mardi 10 septembre 2013

Exposés de Mark Johnson

Un des meilleurs spécialistes mondiaux de linguistique computationnelle, Mark Johnson, va donner deux exposés à l'université Paris Diderot. Tous les étudiants intéressés par le traitement automatique des langues son fortement invités à y assister:

*Language acquisition as statistical inference**
**Mark Johnson**
**Macquarie University**
**noon, 12th September, LingLunch*

  Linglunch Paris Diderot
  Thursday, 12th septembre 2013
  12h-13h, salle 103
  bâtiment Olympe de Gouges
  (8) rue Albert Einstein, 75013

This talk argues that language acquisition -- in particular, syntactic
parameter setting -- is profitably viewed as a statistical inference
problem.  I discuss some issues associated with statistical inference
that linguists might be concerned about, including the possibility of
"Zombie" parameter settings.  The bulk of the talk focuses on estimating
parameters in a Stabler-style Minimalist Grammar framework.  Building on
recent results of Hunter and Dyer (2013), we show how estimating weights
associated with lexical entries -- including the empty functional
categories that control parametric syntactic variation -- can be reduced
to estimating weights in what appears to be a new grammar formalism
called "feature-weighted context-free grammars", which is a MaxEnt
generalisation of the "tied context-free grammars" of Headden et al
(2009).  Importantly, the partition function and its derivatives of a
feature-weighted context-free grammar can be calculated using a
generalisation inspired by the Inside-Outside algorithm of the
algorithms for calculating partition functions in Nederhof and Satta
(2009).  We show how this can be used to learn lexical entries and verb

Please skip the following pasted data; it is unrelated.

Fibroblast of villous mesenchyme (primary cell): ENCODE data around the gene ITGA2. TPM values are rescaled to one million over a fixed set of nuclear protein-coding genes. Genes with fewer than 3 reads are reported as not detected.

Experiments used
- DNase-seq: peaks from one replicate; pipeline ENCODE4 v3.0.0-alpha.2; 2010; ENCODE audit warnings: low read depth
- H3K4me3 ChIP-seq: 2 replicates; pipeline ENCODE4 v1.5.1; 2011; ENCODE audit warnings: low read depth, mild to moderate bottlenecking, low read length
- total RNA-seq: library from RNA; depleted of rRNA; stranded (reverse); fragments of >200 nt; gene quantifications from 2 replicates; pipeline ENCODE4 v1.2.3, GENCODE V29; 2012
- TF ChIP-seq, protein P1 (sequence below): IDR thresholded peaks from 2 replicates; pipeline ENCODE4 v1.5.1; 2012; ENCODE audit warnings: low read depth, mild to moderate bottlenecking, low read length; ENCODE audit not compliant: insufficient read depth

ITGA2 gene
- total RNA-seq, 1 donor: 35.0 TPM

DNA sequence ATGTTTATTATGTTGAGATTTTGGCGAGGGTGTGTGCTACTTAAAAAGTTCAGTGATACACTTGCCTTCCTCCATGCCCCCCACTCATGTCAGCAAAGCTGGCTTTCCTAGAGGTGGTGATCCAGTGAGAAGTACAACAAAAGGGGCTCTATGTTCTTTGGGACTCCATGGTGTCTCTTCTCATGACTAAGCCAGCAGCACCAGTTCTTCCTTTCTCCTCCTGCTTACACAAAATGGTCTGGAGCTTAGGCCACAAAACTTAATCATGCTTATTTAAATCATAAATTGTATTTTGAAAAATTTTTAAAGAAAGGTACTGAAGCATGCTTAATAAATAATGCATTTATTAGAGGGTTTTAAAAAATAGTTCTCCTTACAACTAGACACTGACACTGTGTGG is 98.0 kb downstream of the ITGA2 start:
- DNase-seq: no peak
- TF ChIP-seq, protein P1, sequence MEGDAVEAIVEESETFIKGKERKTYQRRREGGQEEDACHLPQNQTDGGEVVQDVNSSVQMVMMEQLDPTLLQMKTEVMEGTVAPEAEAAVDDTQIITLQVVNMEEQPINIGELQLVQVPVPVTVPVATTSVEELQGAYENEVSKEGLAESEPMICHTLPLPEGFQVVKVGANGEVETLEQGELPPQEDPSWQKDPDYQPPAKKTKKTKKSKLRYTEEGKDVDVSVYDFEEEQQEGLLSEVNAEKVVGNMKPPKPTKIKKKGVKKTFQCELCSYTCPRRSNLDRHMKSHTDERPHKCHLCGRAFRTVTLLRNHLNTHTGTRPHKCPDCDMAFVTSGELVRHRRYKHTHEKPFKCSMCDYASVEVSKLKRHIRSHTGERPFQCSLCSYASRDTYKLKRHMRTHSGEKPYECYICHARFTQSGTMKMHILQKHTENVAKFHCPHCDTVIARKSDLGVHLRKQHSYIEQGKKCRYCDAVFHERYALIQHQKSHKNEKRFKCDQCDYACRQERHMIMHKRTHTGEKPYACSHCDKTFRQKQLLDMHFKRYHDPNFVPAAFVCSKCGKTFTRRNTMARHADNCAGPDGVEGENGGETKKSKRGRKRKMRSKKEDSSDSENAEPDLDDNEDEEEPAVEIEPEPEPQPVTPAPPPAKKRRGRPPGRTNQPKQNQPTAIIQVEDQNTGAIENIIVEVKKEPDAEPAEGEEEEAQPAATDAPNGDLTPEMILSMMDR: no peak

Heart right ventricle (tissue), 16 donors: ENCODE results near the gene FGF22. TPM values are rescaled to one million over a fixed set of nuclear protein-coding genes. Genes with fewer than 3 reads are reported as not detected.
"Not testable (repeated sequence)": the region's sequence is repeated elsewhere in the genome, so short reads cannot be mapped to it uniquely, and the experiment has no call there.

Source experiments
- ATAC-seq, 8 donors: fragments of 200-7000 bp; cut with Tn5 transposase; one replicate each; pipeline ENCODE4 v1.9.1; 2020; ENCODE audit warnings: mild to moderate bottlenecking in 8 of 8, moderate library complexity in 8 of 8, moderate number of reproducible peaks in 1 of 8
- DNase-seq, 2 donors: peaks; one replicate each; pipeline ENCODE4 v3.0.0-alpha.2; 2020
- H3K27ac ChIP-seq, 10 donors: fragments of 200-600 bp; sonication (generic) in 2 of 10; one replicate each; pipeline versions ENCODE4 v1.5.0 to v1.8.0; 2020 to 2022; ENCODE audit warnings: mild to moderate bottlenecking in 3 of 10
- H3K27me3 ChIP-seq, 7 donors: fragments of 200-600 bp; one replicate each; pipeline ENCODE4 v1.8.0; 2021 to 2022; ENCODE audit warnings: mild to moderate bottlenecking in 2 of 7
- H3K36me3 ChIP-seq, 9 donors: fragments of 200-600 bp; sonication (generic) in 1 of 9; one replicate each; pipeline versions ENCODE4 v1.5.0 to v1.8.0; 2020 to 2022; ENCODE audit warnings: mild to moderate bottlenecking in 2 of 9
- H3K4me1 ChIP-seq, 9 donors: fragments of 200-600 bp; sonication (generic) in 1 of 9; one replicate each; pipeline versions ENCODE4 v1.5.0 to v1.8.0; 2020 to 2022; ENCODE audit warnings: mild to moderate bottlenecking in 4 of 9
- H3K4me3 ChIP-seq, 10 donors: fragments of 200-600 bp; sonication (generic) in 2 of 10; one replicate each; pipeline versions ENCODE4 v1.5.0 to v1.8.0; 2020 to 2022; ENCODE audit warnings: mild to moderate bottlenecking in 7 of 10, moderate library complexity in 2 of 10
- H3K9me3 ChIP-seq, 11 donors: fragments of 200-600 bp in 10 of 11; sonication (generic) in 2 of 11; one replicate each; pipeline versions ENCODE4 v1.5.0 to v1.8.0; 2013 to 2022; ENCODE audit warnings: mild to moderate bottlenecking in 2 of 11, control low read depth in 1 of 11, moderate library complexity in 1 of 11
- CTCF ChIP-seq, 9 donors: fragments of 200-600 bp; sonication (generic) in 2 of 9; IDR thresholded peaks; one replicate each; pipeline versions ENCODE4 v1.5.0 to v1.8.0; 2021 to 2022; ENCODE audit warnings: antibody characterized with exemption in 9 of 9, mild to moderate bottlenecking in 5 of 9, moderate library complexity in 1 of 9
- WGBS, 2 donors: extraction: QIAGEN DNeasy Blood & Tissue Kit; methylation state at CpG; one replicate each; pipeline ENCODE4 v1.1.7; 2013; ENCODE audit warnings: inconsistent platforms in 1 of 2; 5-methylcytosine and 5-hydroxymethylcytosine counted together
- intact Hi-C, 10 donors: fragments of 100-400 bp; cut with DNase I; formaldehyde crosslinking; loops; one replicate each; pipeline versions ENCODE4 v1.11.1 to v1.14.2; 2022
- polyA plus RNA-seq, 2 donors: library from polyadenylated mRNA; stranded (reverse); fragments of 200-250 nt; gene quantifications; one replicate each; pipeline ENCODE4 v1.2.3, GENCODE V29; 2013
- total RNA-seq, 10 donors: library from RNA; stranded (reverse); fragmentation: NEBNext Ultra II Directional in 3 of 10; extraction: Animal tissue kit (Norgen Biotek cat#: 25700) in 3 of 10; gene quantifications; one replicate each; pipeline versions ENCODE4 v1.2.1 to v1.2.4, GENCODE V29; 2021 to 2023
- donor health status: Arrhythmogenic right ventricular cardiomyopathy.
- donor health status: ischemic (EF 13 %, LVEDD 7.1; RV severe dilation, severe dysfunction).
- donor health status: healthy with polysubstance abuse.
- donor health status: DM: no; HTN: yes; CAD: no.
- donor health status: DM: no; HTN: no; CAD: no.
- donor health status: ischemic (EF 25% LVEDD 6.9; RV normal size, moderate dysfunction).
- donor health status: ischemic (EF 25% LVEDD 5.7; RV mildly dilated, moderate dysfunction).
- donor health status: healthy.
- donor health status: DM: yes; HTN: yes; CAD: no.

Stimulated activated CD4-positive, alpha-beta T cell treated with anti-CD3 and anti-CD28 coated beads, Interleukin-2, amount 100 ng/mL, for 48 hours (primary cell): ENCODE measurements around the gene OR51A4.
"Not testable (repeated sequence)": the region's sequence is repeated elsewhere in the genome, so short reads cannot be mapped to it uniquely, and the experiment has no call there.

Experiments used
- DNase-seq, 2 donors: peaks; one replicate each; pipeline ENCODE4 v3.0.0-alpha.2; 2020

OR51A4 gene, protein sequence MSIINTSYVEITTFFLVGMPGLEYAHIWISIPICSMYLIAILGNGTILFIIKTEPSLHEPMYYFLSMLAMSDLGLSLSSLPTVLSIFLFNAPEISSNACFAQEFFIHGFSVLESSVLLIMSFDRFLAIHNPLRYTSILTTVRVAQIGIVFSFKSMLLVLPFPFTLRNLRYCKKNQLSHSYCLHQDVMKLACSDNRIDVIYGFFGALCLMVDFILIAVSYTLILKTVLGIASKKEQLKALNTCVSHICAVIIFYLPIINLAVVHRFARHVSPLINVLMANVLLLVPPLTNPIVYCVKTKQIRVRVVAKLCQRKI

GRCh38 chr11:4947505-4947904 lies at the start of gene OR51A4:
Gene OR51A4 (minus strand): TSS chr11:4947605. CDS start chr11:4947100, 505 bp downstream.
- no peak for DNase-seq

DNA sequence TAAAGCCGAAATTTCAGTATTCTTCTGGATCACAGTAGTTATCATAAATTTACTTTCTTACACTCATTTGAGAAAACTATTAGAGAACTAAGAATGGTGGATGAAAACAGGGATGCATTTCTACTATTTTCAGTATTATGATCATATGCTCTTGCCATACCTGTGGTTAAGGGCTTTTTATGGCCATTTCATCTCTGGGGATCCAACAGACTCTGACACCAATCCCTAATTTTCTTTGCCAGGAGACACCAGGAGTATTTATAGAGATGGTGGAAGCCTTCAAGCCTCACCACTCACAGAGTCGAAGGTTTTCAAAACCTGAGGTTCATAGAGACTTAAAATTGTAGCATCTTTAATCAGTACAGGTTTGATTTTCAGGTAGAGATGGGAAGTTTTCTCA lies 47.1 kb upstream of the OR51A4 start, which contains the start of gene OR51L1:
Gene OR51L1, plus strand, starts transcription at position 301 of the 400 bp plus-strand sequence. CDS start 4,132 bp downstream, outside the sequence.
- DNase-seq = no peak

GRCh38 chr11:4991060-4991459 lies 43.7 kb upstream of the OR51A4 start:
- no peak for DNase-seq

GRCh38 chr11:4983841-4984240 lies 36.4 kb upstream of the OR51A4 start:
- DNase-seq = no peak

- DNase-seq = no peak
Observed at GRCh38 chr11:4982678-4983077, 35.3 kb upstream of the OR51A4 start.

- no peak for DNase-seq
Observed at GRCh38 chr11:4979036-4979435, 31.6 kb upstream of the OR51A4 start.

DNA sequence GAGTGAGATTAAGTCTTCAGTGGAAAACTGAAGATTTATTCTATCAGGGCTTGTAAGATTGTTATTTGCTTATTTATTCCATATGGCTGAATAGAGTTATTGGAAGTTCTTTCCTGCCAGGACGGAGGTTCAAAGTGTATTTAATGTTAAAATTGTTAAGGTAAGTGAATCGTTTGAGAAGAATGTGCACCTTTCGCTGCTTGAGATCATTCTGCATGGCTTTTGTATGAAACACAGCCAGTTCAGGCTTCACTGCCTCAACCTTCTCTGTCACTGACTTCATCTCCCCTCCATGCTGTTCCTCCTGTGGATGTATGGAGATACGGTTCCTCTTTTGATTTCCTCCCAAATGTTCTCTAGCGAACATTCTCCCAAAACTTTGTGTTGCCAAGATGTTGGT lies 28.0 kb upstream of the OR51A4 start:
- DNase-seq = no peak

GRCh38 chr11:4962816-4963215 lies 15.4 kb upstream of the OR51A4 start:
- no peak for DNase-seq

movement and XP movement parameters in three toy corpora.

*Grammars and Topic Models**
**Mark Johnson**
**Macquarie University**
**11am, 20th September, Alpage Group*

  Séminaire ALPAGE
  Friday, 20th september, 11h-12h30
  salle 127
  bâtiment Olympe de Gouges
  (8) rue Albert Einstein, 75013

Context-free grammars have been a cornerstone of theoretical computer
science and computational linguistics since their inception over half a
century ago.  Topic models are a newer development in machine learning
that play an important role in document analysis and information
retrieval.  It turns out there is a surprising connection between the
two that suggests novel ways of extending both grammars and topic
models.  After explaining this connection, I go on to describe
extensions which identify topical multiword collocations and
automatically learn the internal structure of named-entity phrases.
These new models have applications in text data mining and information

Cette série d'exposés est financée par:
Research in Paris Programme - Mairie de Paris                                                      
Ecole Normale Supérieure                                                                           
Ecole des Hautes Etudes en Sciences Sociales                                                       
Fondation Pierre Gilles de Gennes

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